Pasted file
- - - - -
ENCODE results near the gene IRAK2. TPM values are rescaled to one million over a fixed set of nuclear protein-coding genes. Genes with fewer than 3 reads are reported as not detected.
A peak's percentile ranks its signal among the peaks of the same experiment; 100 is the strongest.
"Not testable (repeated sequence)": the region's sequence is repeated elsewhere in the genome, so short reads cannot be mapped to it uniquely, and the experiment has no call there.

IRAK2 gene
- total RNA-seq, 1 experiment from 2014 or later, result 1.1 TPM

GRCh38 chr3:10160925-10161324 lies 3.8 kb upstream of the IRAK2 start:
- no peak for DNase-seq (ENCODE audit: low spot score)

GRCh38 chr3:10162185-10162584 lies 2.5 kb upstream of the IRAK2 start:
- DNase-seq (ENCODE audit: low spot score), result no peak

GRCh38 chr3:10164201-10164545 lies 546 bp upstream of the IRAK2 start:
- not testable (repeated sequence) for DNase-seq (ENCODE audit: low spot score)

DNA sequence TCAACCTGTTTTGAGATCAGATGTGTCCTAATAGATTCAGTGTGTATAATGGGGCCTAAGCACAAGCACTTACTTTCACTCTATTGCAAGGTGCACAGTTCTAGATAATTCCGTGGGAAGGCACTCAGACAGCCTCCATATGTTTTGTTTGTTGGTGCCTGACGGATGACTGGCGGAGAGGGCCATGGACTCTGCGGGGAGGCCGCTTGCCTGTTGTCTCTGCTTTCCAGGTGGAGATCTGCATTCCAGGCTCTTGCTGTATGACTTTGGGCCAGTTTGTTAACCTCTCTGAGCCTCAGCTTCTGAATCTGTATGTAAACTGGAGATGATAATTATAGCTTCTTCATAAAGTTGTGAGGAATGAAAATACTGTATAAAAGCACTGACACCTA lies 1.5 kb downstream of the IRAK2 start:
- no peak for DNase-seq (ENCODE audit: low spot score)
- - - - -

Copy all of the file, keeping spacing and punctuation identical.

ENCODE results near the gene IRAK2. TPM values are rescaled to one million over a fixed set of nuclear protein-coding genes. Genes with fewer than 3 reads are reported as not detected.
A peak's percentile ranks its signal among the peaks of the same experiment; 100 is the strongest.
"Not testable (repeated sequence)": the region's sequence is repeated elsewhere in the genome, so short reads cannot be mapped to it uniquely, and the experiment has no call there.

IRAK2 gene
- total RNA-seq, 1 experiment from 2014 or later, result 1.1 TPM

GRCh38 chr3:10160925-10161324 lies 3.8 kb upstream of the IRAK2 start:
- no peak for DNase-seq (ENCODE audit: low spot score)

GRCh38 chr3:10162185-10162584 lies 2.5 kb upstream of the IRAK2 start:
- DNase-seq (ENCODE audit: low spot score), result no peak

GRCh38 chr3:10164201-10164545 lies 546 bp upstream of the IRAK2 start:
- not testable (repeated sequence) for DNase-seq (ENCODE audit: low spot score)

DNA sequence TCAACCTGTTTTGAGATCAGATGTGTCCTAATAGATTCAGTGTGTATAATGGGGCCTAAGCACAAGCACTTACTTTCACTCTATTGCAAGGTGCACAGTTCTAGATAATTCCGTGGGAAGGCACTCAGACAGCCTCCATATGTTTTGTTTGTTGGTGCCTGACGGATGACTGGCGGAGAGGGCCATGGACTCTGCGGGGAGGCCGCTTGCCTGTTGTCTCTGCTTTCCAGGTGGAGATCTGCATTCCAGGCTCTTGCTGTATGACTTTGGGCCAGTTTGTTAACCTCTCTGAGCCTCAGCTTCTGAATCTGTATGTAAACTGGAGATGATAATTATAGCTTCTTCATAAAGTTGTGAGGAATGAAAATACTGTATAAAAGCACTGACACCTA lies 1.5 kb downstream of the IRAK2 start:
- no peak for DNase-seq (ENCODE audit: low spot score)